Do all of these examples merely reflect the immaturity of the technology, rather than inherent weakness? Perhaps, but only if slick, professional video production will someday be as easy as computer programming is now. As long as it takes dozens of skilled technicians to produce television shows, the literature of multimedia will be limited. Of course there are better examples, such as the "Voyage of the Mimi" project developed at Bank Street College. (This project centered around a weekly broadcast TV show in which the protagonists explored the world by boat; the broadcasts were supplemented with a range of written material, interactive computer programs, and classroom activities.) But that project took years to produce, using federal research funds. And the result only teaches specific lessons; it's not open-ended in the way that programs like Geometric Supposer (which allows learners to perform geometric constructions on the screen; measure the resulting lengths, angles, and areas; hypothesize general rules; and test the hypotheses by repeating the construction with different starting shapes), or programming languages like Logo (a dialect of Lisp designed specifically for children learning mathematics, with simplified syntax and with a variety of mathematical "microworlds" to explore, of which the best known is turtle graphics), are open-ended. Therefore, the payoff for all that money is quite limited, compared to non-multimedia computer software development.
It is possible to use multimedia technology in a more open-ended way. Coco Conn, for example, has done some spectacular work with kids and video, in which the kids themselves plan and carry out the entire project, operating the cameras and the video editors. If there is any promise at all in educational multimedia, I think it's in that style of work. But it hasn't happened on a large scale because it requires both expensive equipment and a lot of skilled adult support. Even then, the kids' work probably won't be as slick as professionally made video, so we may find that students will be tempted to stick with the professional work rather than make their own, just as interest in computer programming has declined because of the wide availability of slick programs with graphical interfaces.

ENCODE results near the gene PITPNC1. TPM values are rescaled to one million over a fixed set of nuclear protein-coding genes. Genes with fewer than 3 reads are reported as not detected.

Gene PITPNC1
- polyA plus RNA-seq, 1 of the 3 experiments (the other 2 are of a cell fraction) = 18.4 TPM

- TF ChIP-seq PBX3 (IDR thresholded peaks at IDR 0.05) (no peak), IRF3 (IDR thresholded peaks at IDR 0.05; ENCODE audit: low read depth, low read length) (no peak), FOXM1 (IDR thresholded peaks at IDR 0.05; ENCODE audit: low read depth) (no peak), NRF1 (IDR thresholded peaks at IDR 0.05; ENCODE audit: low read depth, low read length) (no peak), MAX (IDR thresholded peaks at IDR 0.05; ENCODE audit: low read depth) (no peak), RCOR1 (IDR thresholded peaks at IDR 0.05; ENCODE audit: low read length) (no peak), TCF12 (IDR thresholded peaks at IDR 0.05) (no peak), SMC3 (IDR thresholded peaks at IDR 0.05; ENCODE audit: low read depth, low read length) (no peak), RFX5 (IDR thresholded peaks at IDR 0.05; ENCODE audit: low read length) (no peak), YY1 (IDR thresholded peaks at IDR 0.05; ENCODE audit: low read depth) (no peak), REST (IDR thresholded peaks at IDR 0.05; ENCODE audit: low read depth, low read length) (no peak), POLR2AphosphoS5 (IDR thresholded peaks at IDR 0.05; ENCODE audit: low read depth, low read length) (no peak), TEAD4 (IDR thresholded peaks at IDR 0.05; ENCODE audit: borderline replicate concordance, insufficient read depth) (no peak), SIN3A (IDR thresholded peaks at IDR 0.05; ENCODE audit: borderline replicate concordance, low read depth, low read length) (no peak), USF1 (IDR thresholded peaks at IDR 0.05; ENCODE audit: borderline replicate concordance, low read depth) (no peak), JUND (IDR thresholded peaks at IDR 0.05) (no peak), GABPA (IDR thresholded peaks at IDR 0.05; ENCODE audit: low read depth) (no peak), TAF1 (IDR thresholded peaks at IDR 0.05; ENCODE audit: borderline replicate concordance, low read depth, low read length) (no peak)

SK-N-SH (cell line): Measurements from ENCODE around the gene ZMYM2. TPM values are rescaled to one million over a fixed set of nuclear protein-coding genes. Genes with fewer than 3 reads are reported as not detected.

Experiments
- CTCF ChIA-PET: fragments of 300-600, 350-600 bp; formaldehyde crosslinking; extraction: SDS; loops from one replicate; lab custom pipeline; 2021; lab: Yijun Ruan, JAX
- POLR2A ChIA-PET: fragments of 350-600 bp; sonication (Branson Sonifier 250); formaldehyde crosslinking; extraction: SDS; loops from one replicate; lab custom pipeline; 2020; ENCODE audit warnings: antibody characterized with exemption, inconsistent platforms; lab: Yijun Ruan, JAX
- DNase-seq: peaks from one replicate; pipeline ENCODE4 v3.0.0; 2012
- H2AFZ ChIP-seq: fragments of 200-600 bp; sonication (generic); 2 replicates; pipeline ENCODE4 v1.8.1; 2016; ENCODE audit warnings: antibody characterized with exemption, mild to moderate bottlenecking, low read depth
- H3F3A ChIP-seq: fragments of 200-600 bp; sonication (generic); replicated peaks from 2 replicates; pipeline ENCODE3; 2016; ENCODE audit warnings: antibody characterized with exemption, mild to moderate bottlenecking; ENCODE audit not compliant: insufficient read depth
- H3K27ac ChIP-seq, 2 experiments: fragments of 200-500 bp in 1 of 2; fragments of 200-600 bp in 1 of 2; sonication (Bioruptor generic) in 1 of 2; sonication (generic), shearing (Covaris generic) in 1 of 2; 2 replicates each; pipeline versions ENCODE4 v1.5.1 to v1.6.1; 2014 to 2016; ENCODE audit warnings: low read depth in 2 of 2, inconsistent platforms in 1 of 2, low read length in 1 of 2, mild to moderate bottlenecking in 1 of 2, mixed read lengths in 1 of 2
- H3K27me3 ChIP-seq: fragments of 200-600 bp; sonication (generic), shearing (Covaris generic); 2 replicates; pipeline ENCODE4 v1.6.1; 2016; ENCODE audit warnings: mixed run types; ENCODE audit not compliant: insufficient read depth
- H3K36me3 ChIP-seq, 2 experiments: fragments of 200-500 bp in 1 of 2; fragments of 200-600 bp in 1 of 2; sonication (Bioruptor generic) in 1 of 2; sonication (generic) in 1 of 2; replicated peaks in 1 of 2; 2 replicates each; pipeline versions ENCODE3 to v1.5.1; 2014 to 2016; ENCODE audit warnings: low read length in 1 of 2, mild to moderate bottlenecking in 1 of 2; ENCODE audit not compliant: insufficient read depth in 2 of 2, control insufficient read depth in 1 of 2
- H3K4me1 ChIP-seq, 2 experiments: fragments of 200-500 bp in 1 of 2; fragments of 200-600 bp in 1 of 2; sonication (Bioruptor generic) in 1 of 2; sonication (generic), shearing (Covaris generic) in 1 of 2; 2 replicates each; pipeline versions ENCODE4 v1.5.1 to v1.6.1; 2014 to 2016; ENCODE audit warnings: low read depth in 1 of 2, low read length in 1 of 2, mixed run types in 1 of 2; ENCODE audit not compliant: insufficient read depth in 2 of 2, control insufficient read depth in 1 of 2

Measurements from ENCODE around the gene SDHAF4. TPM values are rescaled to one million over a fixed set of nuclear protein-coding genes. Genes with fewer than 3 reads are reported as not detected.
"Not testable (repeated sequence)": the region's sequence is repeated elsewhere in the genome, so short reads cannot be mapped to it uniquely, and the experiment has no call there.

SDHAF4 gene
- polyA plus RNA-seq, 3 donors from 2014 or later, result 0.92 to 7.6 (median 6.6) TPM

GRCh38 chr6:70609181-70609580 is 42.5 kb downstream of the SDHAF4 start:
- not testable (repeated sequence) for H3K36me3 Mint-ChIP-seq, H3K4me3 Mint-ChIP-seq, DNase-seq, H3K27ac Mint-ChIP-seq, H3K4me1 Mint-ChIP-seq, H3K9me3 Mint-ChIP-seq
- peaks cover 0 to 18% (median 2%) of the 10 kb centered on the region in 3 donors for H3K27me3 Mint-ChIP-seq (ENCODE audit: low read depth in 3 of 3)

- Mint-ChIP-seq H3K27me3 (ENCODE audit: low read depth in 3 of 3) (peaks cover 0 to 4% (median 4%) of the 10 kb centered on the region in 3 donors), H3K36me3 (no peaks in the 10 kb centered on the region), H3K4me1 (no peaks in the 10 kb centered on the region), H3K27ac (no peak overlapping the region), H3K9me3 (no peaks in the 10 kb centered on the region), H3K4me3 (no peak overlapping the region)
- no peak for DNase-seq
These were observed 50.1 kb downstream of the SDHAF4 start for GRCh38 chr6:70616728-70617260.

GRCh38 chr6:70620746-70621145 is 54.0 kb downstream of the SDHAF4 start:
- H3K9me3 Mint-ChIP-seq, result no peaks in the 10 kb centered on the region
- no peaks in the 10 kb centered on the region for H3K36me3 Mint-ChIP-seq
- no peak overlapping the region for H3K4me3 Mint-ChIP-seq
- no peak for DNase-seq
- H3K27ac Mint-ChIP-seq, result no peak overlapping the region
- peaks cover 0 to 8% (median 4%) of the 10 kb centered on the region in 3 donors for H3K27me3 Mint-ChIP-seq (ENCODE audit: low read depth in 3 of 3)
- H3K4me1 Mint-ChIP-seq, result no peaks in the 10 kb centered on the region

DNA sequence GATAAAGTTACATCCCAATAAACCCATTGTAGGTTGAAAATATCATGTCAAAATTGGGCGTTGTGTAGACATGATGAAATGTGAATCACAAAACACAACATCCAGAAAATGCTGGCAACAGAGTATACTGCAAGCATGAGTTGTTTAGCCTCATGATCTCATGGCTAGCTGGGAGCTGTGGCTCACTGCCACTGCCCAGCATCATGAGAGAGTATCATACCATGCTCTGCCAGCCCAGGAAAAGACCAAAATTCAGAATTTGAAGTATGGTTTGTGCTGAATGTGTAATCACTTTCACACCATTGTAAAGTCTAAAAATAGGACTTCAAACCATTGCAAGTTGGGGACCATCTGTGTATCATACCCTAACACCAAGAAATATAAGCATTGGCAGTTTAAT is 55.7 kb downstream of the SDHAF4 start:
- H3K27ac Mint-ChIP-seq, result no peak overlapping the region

Because multimedia revolves around video, it shares many of the questionable properties of broadcast television: the emphasis on visually strong news such as violence and disasters, the short attention span, the focus on celebrities. People have argued for many years about whether these things are necessary implications of television, but even programs like Nova that attempt to be somewhat scholarly use the quick-cut style, and show the faces of Nobel laureates talking while the soundtrack gives us the simplified platitudes of a narrator. The more honest media enthusiasts don't even deny that a diet of television works against literacy; instead, they're proud of it, describing print literacy as obsolete in the light of the new "media literacy."
Like much of the "information superhighway" that's been in the news recently, multimedia provides the illusion of interactivity, in which the user's control extends merely to a selection among professionally prepared alternatives. Selecting images from an ABC News video is essentially similar to the idea of the "electronic town meeting," in which TV watchers can vote on choices presented by Al Gore and Ross Perot. In a real town meeting, the decision-makers are the same people who carry out the discussion and who invent the choices. The electronic version is deeply antidemocratic.
Why don't the same arguments apply to any educational use of computer technology? My answer is that in some cases they do apply. The kind of computer technology that presents a learner with multiple-choice tests, or with "Computer-Managed Instruction," is indeed just as limiting as multimedia technology. But computers lend themselves to a different style of work, one in which learners are presented with tools rather than with constraints. Word processing, spreadsheets, calculators, and drawing programs can help learners explore and present their own ideas. Most flexible of all is a programming language, in which learners can invent their own tools. So far, at least, multimedia is a much less accessible medium.